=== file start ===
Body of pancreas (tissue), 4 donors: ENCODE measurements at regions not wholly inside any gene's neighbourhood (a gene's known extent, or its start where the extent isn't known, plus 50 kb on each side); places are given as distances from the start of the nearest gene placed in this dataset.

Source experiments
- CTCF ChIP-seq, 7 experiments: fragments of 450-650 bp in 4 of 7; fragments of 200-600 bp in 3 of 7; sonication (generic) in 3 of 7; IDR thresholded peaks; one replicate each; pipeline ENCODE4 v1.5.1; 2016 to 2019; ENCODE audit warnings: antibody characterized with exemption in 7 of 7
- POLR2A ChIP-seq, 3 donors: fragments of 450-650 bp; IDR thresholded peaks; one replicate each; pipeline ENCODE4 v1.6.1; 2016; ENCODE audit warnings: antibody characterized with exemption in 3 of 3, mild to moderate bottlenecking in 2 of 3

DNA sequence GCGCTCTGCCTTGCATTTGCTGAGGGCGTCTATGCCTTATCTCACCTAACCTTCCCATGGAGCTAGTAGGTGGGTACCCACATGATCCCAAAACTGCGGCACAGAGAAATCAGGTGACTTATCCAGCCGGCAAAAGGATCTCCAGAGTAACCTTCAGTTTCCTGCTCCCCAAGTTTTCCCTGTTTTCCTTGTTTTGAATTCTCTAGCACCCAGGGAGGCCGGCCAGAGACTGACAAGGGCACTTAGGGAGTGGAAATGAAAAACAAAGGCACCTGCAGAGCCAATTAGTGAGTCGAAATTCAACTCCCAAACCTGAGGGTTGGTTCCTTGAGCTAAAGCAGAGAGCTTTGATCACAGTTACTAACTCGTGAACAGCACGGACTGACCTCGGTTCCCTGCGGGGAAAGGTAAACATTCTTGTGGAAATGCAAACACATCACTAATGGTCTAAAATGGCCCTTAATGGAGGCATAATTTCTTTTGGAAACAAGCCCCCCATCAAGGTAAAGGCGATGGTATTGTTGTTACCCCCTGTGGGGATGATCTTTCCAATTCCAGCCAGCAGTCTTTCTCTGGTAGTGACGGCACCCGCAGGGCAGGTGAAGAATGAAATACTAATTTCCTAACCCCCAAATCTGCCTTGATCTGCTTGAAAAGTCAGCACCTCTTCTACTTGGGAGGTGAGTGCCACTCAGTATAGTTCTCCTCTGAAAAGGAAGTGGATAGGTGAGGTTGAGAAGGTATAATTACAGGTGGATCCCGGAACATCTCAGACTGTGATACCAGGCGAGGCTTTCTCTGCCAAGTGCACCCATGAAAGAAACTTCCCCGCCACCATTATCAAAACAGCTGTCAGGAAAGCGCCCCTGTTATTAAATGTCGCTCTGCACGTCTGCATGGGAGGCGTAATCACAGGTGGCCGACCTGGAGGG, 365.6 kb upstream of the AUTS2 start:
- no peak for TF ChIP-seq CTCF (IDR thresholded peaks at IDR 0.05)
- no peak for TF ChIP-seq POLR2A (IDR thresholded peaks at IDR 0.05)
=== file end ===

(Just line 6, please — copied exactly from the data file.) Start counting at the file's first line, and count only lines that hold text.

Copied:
- no peak for TF ChIP-seq CTCF (IDR thresholded peaks at IDR 0.05)